I really enjoyed reading all of the entries. Very clever and creative. Thank you all for playing.

Thanks...

Detail of face from new painting- enlarged- painting 2010 Amy Crehore

Thanks to everyone for entering my contest. And, thanks to all of the people who have ordered prints and t-shirts, bought my original art, and shown interest in my art. I really appreciate your support. I am planning more surprises in the future, so stay tuned. I will sort through all of the names and pick one for my little monkey in the sailor hat. I hope to have the results very soon!
The Art of Amy Crehore

Friday, May 07, 2010

New Interview and "Banana Eater" Give Away!

"The Banana Eater" painting by Amy Crehore 2005
I want to tell you about a brand new, fun interview with me over at
Uke Can Play. (Thanks, Beatnik!)
In celebration of this new interview, I'd like to give away an artist signed, framed giclee on canvas by the famous printers at Pressure Printing. (printer of Porterhouse/Mark Ryden) This print has a value of $750. and there are only 23 framed prints in existence. (product shown above, click to enlarge)
This oil painting was the first painting in my Monkey Love series. It appeared in the very first Blab! Art Show at Track 16 in Santa Monica in 2005. It was also published in Blab! 17 by Fantagraphics.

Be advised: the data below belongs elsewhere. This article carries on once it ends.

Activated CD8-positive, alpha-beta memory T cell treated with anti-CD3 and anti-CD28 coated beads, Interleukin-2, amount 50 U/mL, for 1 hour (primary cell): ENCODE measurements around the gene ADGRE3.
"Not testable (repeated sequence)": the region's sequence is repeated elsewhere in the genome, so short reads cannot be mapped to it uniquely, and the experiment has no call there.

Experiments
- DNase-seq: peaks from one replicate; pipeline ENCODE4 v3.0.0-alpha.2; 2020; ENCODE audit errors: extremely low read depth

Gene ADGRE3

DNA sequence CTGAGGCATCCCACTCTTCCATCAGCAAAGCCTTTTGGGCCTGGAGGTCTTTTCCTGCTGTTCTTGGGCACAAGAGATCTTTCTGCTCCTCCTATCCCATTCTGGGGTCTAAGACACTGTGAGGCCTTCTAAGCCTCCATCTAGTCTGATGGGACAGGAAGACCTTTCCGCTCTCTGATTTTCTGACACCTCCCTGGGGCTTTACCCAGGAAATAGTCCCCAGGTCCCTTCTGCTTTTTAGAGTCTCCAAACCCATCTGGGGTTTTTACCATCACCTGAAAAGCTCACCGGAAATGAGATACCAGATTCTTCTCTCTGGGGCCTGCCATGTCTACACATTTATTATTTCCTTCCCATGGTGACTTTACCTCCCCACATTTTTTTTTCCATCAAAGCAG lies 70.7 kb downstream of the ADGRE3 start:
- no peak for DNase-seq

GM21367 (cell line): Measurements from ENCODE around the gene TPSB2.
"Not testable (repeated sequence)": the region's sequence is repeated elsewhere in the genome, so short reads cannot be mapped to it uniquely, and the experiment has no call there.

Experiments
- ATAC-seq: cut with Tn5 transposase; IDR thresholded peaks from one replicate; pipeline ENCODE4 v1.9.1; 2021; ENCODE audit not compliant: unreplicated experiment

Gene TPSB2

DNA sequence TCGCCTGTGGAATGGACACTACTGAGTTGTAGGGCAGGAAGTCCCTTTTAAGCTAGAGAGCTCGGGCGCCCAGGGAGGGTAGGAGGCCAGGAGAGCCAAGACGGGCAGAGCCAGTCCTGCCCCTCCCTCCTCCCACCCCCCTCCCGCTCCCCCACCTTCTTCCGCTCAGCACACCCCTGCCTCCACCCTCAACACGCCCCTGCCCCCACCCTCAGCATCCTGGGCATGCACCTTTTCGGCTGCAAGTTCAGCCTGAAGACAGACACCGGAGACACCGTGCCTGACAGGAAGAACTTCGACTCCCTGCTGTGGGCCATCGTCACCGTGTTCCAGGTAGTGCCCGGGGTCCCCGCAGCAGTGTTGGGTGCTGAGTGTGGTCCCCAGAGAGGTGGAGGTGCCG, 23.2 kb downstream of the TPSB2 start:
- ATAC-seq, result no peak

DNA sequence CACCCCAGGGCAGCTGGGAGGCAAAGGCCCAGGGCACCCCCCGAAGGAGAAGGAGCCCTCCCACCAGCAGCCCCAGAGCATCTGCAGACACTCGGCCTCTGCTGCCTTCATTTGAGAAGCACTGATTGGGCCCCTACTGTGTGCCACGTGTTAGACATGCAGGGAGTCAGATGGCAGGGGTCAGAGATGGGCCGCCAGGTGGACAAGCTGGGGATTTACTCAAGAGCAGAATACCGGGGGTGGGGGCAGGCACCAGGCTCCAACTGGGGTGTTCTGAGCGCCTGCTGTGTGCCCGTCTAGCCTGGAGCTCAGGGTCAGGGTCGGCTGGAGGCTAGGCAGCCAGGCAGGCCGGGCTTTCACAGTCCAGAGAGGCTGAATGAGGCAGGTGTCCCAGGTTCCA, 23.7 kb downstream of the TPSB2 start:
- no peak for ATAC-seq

MY MONKEY IN THE SAILOR HAT NEEDS A NAME.
NOTE: This particular contest is only for people who are located in the USA (preferably mainland due to shipping concerns). Please leave only ONE comment per person (if you leave more than one comment you will be disqualified). You can enter up to 3 names for my monkey in the sailor hat. The name that I like best will win the framed print (#21, unopened-mint condition-in the box it came in). You have until Wed, May 12th midnight pst to leave your entry in the comment section of this blog. Thank you and good luck. I will announce the winner on this blog by the end of next week. The winner will need to contact me by email.
recent boingboing about my ukes: here and here

Tuesday, May 04, 2010

Etchings as Illustrations 1922


I like these. They are illustrations by Stefan Eggeler for a 1922 edition of Gustav Meyrink's Walpurgisnacht. From the collection of Richard Sica.
Read more at A JOURNEY ROUND MY SKULL blog. Thanks, Will.